Friday, January 20, 2017

Debbie--have you seen the SPIRIT ANIMALS series published by Scholastic?

Among the many books I have on the towering to-be-read pile is the Spirit Animals series published by Scholastic. Here's a bit of info about it, from the website:
The series centers on the fantasy world of Erdas where children who come of age go through a ritual to determine if they have a “spirit animal,” a mystical bond between human and beast that bestows great powers to both. As their world crumbles, four children separated by vast distances discover they each have a spirit animal—a wolf, a leopard, a panda, and a falcon. 
Yesterday on Twitter, Lex Leonov asked me if I'd reviewed them:

She had a series of tweets about the series. With her permission, I am sharing them here:
Wow. Just learned about this "Spirit Animals" book series that includes best selling authors. This is not okay. 
Looks like MG. @debreese, I don't see this on AICL, but I might've missed it. Are you aware of the series?
From the blurb of the first book: "... every child who comes of age must discover if they have a spirit animal, a rare bond between..." -->
"... human and beast that bestows great powers to both."
Also in that blurb: "Part engrossing book series, part action role-playing game -- discover your spirit animal and join the adventure."
There are so many things wrong with this. Many Native people have already explained why in depth. Research those threads, blogs, books, etc.
Kids are going to read these books and think it's okay to "ROLE PLAY" having a spirit animal. It is not. This is not ours to take. -->
For these to be published means the most basic research, the most basic respect, was absent. Do. not. do. this.
In 2016, Julie Murphy, author of the acclaimed Dumplin' wrote, on her Tumblr, about her decision to remove "spirit animal" from future printings of her book. Refinery29 has an article about Kerry Washington using it, and then apologizing for using it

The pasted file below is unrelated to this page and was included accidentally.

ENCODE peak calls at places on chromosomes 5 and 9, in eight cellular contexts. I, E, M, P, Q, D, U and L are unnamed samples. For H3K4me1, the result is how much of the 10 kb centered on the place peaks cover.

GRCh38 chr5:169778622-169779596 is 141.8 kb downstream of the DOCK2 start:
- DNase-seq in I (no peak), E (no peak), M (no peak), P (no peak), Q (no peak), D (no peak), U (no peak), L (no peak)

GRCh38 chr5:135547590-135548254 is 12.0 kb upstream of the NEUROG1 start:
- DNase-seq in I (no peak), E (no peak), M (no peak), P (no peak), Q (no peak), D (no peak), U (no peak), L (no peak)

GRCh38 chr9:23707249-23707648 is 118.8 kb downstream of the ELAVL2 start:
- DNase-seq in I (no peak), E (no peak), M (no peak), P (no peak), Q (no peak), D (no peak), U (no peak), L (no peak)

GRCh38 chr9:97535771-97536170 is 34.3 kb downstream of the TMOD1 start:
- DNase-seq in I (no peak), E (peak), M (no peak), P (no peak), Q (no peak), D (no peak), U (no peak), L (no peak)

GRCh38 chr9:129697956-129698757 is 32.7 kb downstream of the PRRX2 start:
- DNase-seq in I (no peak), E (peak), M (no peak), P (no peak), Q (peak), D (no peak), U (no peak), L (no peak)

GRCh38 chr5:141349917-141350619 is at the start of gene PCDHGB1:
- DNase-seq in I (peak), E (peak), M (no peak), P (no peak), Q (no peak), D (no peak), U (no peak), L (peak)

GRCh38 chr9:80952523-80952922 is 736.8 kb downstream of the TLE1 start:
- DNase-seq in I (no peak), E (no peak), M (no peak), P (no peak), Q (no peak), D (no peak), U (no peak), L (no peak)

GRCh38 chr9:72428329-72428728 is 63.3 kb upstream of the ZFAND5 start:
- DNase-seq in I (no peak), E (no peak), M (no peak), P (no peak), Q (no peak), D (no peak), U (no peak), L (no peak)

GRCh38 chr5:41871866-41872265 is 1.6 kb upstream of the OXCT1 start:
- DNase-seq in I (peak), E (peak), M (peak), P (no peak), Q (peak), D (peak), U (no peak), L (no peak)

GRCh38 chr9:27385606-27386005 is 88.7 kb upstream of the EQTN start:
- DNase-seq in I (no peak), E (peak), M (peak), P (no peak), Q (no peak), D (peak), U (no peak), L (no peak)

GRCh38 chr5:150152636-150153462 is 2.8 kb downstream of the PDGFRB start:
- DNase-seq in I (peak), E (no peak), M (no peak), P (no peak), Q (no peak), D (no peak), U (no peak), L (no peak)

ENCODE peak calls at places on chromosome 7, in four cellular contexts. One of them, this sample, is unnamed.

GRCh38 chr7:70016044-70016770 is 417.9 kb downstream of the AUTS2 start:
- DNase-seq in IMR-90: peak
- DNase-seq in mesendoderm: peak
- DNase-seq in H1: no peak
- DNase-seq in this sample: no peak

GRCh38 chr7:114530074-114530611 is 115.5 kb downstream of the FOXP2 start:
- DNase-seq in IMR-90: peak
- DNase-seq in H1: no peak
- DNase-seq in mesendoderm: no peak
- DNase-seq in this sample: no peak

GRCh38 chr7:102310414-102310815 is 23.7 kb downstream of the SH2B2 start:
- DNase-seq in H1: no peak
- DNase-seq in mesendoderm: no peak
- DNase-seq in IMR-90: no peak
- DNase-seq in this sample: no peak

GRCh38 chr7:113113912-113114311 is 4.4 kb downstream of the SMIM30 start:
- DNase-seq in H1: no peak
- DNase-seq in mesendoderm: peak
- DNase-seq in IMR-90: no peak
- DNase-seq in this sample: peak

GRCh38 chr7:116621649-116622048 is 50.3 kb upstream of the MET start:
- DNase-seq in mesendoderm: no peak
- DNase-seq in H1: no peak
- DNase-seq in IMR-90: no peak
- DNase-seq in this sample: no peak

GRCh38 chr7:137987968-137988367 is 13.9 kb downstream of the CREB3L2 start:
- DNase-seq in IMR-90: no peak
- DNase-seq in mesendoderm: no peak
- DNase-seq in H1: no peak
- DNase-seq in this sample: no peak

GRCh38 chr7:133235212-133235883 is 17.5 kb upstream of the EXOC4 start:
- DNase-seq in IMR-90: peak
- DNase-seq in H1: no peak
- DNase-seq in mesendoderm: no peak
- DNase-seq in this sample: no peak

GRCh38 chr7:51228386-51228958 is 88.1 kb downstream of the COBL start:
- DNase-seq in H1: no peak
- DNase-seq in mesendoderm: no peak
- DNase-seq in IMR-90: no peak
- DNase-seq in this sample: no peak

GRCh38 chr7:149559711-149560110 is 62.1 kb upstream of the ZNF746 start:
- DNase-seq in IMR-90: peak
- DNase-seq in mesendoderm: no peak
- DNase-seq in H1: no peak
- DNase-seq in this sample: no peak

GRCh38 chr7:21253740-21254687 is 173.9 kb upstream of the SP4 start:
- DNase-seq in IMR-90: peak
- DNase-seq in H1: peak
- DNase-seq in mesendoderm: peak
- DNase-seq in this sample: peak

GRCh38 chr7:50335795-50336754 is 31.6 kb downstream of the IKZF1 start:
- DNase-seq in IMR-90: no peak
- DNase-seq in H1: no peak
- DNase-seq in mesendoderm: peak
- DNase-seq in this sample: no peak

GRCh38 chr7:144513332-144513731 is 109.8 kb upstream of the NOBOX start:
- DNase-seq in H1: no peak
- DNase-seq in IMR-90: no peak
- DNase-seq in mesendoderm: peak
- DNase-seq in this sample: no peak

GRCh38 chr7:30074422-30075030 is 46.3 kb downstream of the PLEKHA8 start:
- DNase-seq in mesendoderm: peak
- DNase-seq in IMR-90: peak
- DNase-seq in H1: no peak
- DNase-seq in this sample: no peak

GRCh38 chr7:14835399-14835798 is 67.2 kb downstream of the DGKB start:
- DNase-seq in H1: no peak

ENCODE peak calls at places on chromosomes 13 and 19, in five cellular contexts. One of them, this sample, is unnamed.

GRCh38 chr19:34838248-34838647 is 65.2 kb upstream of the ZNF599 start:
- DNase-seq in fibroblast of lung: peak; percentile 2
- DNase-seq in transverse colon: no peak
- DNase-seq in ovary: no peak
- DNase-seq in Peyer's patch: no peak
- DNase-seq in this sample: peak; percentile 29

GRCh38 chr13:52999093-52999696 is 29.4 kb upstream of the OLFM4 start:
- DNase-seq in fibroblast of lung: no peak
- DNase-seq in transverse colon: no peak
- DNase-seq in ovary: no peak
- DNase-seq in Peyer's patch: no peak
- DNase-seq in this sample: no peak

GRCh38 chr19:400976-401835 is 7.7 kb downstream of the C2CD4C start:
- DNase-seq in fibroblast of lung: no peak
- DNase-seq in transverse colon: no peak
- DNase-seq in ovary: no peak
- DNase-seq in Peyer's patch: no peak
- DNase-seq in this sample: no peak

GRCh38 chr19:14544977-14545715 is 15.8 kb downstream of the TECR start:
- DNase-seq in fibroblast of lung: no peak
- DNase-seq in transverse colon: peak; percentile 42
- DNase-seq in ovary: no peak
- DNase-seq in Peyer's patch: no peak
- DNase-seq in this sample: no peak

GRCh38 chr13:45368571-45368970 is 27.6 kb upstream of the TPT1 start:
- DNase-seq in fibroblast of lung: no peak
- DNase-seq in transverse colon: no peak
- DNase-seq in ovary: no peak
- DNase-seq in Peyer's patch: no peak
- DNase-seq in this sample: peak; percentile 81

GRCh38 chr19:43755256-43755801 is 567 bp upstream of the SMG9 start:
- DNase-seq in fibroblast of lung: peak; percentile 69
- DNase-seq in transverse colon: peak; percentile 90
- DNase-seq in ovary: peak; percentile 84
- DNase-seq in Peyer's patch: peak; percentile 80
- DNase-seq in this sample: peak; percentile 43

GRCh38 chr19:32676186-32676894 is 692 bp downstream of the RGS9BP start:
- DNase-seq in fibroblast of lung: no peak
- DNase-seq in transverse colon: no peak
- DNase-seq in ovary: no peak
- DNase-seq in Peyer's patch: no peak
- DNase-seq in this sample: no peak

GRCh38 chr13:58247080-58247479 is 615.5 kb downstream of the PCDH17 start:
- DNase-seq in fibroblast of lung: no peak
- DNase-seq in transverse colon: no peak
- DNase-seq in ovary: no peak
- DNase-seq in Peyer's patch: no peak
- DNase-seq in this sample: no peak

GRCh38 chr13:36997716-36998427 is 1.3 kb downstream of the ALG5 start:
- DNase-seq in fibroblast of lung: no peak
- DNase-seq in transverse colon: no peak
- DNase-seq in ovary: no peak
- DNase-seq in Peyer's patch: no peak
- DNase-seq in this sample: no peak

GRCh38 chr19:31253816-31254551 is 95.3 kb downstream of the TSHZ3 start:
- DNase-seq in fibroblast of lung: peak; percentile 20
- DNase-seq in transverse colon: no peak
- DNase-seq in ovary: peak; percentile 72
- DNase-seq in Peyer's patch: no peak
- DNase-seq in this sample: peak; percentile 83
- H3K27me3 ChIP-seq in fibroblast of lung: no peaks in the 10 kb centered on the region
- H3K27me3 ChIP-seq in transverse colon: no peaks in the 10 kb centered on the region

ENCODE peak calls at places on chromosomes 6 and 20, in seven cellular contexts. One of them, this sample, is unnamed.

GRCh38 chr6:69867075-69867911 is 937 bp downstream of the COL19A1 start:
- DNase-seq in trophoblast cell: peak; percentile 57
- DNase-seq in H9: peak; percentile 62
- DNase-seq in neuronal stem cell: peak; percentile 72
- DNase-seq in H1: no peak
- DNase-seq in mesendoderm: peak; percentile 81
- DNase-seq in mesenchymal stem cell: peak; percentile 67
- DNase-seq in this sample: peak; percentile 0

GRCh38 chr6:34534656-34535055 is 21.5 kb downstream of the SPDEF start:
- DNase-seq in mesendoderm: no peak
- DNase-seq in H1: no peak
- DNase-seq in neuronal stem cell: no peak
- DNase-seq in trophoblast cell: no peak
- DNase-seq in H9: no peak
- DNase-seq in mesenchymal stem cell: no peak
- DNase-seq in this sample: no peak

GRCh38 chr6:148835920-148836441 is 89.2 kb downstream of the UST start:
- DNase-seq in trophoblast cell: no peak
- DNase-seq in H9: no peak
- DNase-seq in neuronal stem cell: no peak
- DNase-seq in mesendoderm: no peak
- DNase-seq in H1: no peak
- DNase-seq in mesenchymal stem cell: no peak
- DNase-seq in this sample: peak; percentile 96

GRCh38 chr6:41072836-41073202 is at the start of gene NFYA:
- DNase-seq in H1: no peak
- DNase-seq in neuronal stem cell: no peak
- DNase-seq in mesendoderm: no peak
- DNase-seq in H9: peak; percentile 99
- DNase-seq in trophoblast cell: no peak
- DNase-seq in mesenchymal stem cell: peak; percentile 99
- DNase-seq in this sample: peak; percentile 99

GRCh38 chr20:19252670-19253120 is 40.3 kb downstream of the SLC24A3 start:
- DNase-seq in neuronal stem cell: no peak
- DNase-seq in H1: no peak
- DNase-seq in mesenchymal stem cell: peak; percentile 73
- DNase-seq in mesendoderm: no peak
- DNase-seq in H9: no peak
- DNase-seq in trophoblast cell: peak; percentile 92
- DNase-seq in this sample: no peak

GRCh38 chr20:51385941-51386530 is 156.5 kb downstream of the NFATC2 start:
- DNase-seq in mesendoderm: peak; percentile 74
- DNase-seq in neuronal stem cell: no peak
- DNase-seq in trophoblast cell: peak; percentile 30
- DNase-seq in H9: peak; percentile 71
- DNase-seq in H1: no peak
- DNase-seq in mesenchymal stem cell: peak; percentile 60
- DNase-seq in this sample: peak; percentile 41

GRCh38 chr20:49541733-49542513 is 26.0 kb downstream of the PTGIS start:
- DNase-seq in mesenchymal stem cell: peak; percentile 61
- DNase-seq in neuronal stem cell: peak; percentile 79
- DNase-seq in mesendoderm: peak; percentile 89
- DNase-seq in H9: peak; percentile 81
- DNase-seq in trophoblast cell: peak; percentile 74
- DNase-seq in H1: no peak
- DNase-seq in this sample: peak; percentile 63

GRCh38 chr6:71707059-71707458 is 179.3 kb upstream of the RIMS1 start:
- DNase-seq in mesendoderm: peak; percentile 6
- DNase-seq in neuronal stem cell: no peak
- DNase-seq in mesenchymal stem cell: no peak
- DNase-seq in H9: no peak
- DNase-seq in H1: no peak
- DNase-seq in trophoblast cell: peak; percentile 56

I wrote about the spirit animals in Shusterman's Unwind series and in those quizzes that invite you to find out your spirit animal.  This idea is everywhere as a "Native American" thing. It is, in fact, specific to some Native nations, but not all, and it has significance. I know... you might really be touched by Native peoples and Native ways, and you just want to impart that to your readers... 

You may think you'll do some research and find out the right way to use spirit animals in your story, but why use it at all? There are other choices. 

Native ways of being aren't something "cool" for writers to use in their stories, even if their stories are about Native people. If a Native writer, writing from within their own ways, chooses to use it, that's one thing. Others, though? No. It is one of the too-many aspects of Native peoples in the US and Canada that is mis-used, and yes, appropriated. 

1 comment:

Sam Jonson said...

You know, it is possible to do this without taking from Amerindian cultures and putting forth heresy (which this racist fake-lore should best be called). There are plenty of similar things to spirit animals in other cultures, including--wait for it--European folklore, where there are "familiar spirits". Familiars could be either good or bad, depending on whom they worked with. They could appear as animals, even sometimes as humanoids. Please, white writers, look to your own folklore if you're going to write things like this.